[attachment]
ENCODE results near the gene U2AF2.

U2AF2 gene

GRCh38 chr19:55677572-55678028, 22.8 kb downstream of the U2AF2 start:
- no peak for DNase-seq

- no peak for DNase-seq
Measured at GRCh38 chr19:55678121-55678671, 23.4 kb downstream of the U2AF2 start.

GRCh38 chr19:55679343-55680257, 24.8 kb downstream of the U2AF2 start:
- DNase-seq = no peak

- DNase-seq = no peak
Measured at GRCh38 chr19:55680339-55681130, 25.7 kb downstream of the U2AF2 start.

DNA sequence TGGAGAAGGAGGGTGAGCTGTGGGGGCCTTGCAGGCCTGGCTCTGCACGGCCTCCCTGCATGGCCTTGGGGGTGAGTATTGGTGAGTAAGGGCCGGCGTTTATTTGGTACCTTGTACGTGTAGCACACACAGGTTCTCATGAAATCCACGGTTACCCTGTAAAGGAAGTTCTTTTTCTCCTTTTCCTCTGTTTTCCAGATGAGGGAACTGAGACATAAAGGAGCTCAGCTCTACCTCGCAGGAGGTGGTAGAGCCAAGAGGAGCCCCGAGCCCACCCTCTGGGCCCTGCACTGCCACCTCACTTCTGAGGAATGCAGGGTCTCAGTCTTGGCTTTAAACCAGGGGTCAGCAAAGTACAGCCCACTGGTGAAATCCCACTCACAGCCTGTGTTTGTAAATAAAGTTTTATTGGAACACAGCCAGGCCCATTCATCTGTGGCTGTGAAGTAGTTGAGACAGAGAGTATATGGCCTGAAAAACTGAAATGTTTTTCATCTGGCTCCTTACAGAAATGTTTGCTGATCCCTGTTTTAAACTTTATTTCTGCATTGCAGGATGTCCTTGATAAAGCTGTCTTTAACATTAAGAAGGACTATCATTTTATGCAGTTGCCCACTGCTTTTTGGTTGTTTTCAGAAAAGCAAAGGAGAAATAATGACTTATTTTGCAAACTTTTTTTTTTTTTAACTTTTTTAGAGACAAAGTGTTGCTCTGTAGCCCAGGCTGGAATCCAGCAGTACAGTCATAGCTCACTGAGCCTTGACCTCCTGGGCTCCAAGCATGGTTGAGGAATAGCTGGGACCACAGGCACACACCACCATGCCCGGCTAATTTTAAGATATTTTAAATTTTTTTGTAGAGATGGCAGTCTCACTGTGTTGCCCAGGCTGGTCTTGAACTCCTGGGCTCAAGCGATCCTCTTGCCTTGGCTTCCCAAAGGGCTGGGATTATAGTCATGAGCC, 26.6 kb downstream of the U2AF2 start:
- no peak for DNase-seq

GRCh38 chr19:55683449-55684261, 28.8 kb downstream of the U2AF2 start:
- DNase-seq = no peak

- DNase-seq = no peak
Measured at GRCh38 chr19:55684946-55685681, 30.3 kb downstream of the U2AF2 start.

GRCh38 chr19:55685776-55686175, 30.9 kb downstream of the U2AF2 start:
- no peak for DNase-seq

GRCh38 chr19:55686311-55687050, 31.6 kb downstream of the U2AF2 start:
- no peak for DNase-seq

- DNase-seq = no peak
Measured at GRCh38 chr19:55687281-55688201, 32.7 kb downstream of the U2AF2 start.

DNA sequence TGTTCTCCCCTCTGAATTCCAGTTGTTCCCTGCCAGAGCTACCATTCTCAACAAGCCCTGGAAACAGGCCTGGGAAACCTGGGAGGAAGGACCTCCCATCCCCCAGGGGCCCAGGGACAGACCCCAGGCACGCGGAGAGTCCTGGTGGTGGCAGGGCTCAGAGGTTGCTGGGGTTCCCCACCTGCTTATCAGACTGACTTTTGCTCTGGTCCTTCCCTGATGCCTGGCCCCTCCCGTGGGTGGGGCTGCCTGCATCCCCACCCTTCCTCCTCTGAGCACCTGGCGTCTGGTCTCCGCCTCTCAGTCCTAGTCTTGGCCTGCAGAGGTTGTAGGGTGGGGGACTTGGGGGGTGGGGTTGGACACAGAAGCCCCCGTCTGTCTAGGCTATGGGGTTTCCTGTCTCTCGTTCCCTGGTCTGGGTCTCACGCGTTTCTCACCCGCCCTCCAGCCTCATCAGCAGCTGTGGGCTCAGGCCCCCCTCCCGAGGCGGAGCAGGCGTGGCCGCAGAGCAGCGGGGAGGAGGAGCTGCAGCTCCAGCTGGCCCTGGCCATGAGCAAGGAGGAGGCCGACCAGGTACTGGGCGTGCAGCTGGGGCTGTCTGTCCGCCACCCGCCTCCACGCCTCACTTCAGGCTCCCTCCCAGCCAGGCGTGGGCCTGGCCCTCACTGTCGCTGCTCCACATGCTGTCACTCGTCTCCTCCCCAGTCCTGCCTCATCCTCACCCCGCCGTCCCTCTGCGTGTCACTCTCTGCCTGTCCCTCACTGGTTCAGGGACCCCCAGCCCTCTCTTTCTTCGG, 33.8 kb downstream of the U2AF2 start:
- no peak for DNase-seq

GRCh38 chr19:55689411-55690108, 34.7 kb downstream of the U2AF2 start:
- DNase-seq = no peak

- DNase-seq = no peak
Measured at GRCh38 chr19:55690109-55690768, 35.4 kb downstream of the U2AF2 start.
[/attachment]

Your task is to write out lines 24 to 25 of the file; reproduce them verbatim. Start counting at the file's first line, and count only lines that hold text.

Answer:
- no peak for DNase-seq

GRCh38 chr19:55689411-55690108, 34.7 kb downstream of the U2AF2 start: